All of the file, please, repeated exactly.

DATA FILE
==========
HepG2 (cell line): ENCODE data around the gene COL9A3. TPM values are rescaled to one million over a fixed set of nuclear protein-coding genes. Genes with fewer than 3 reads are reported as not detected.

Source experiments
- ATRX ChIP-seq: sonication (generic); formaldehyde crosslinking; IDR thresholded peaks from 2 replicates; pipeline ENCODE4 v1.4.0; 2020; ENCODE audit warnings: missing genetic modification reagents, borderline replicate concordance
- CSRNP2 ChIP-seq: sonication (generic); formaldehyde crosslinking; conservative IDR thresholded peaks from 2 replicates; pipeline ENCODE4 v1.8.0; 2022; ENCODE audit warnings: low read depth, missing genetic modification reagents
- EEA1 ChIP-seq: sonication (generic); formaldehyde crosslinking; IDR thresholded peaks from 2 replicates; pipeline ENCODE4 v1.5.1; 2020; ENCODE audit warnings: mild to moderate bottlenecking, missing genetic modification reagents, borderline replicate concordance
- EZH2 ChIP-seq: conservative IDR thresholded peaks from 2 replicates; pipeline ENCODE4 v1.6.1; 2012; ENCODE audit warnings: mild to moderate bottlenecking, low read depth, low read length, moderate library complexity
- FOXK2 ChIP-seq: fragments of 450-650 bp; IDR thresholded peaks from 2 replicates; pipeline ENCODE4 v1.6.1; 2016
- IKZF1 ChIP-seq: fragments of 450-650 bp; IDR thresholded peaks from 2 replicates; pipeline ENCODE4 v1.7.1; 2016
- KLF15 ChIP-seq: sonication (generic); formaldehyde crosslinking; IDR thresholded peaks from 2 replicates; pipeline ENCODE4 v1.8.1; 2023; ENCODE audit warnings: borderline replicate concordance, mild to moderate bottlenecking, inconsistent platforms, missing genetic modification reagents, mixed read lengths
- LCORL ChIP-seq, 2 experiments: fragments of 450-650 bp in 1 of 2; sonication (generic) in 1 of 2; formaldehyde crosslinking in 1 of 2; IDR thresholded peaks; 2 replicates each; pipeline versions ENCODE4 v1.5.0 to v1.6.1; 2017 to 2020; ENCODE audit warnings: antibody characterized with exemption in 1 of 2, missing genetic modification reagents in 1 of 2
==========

HepG2 (cell line): ENCODE data around the gene COL9A3. TPM values are rescaled to one million over a fixed set of nuclear protein-coding genes. Genes with fewer than 3 reads are reported as not detected.

Source experiments
- ATRX ChIP-seq: sonication (generic); formaldehyde crosslinking; IDR thresholded peaks from 2 replicates; pipeline ENCODE4 v1.4.0; 2020; ENCODE audit warnings: missing genetic modification reagents, borderline replicate concordance
- CSRNP2 ChIP-seq: sonication (generic); formaldehyde crosslinking; conservative IDR thresholded peaks from 2 replicates; pipeline ENCODE4 v1.8.0; 2022; ENCODE audit warnings: low read depth, missing genetic modification reagents
- EEA1 ChIP-seq: sonication (generic); formaldehyde crosslinking; IDR thresholded peaks from 2 replicates; pipeline ENCODE4 v1.5.1; 2020; ENCODE audit warnings: mild to moderate bottlenecking, missing genetic modification reagents, borderline replicate concordance
- EZH2 ChIP-seq: conservative IDR thresholded peaks from 2 replicates; pipeline ENCODE4 v1.6.1; 2012; ENCODE audit warnings: mild to moderate bottlenecking, low read depth, low read length, moderate library complexity
- FOXK2 ChIP-seq: fragments of 450-650 bp; IDR thresholded peaks from 2 replicates; pipeline ENCODE4 v1.6.1; 2016
- IKZF1 ChIP-seq: fragments of 450-650 bp; IDR thresholded peaks from 2 replicates; pipeline ENCODE4 v1.7.1; 2016
- KLF15 ChIP-seq: sonication (generic); formaldehyde crosslinking; IDR thresholded peaks from 2 replicates; pipeline ENCODE4 v1.8.1; 2023; ENCODE audit warnings: borderline replicate concordance, mild to moderate bottlenecking, inconsistent platforms, missing genetic modification reagents, mixed read lengths
- LCORL ChIP-seq, 2 experiments: fragments of 450-650 bp in 1 of 2; sonication (generic) in 1 of 2; formaldehyde crosslinking in 1 of 2; IDR thresholded peaks; 2 replicates each; pipeline versions ENCODE4 v1.5.0 to v1.6.1; 2017 to 2020; ENCODE audit warnings: antibody characterized with exemption in 1 of 2, missing genetic modification reagents in 1 of 2